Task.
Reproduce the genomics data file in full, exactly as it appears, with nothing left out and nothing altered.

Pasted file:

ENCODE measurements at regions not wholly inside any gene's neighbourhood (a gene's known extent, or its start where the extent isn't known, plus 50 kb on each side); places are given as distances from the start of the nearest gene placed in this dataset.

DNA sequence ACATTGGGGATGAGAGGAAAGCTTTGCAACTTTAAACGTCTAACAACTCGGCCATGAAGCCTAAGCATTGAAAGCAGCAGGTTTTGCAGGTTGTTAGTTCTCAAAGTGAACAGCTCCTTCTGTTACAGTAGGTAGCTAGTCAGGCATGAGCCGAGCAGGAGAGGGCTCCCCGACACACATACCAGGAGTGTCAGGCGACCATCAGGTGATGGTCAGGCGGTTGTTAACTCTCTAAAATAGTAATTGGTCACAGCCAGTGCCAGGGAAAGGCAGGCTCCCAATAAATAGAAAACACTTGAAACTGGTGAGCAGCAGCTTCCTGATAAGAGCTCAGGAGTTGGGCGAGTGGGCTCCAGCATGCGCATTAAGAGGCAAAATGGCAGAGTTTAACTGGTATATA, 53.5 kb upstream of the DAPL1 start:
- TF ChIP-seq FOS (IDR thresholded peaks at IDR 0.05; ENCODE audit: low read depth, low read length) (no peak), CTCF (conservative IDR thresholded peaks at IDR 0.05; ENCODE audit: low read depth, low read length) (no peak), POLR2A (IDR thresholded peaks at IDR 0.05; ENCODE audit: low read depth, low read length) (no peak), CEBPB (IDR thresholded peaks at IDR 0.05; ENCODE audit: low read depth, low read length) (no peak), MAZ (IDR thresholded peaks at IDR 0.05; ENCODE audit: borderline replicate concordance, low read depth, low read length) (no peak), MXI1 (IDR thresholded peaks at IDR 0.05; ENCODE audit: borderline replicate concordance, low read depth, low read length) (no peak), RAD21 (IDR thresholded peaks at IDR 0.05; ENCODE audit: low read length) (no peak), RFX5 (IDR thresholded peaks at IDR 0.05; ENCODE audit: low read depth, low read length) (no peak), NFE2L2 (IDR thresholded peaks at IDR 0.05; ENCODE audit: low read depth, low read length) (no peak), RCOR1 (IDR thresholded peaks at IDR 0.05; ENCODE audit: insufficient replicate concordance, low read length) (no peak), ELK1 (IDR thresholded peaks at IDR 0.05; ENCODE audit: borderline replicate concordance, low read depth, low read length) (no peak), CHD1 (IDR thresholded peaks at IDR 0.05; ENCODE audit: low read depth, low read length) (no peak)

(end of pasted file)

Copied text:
ENCODE measurements at regions not wholly inside any gene's neighbourhood (a gene's known extent, or its start where the extent isn't known, plus 50 kb on each side); places are given as distances from the start of the nearest gene placed in this dataset.

DNA sequence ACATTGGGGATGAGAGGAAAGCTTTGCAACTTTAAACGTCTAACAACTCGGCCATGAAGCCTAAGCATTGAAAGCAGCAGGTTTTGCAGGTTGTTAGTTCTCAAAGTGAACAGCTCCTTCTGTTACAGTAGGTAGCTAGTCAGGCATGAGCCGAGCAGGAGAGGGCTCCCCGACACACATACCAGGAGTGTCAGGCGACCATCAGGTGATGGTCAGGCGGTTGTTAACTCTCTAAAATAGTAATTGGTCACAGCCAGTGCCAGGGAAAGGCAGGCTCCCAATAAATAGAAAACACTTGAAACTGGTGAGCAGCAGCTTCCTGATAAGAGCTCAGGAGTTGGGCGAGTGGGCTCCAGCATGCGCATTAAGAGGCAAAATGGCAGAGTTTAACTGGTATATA, 53.5 kb upstream of the DAPL1 start:
- TF ChIP-seq FOS (IDR thresholded peaks at IDR 0.05; ENCODE audit: low read depth, low read length) (no peak), CTCF (conservative IDR thresholded peaks at IDR 0.05; ENCODE audit: low read depth, low read length) (no peak), POLR2A (IDR thresholded peaks at IDR 0.05; ENCODE audit: low read depth, low read length) (no peak), CEBPB (IDR thresholded peaks at IDR 0.05; ENCODE audit: low read depth, low read length) (no peak), MAZ (IDR thresholded peaks at IDR 0.05; ENCODE audit: borderline replicate concordance, low read depth, low read length) (no peak), MXI1 (IDR thresholded peaks at IDR 0.05; ENCODE audit: borderline replicate concordance, low read depth, low read length) (no peak), RAD21 (IDR thresholded peaks at IDR 0.05; ENCODE audit: low read length) (no peak), RFX5 (IDR thresholded peaks at IDR 0.05; ENCODE audit: low read depth, low read length) (no peak), NFE2L2 (IDR thresholded peaks at IDR 0.05; ENCODE audit: low read depth, low read length) (no peak), RCOR1 (IDR thresholded peaks at IDR 0.05; ENCODE audit: insufficient replicate concordance, low read length) (no peak), ELK1 (IDR thresholded peaks at IDR 0.05; ENCODE audit: borderline replicate concordance, low read depth, low read length) (no peak), CHD1 (IDR thresholded peaks at IDR 0.05; ENCODE audit: low read depth, low read length) (no peak)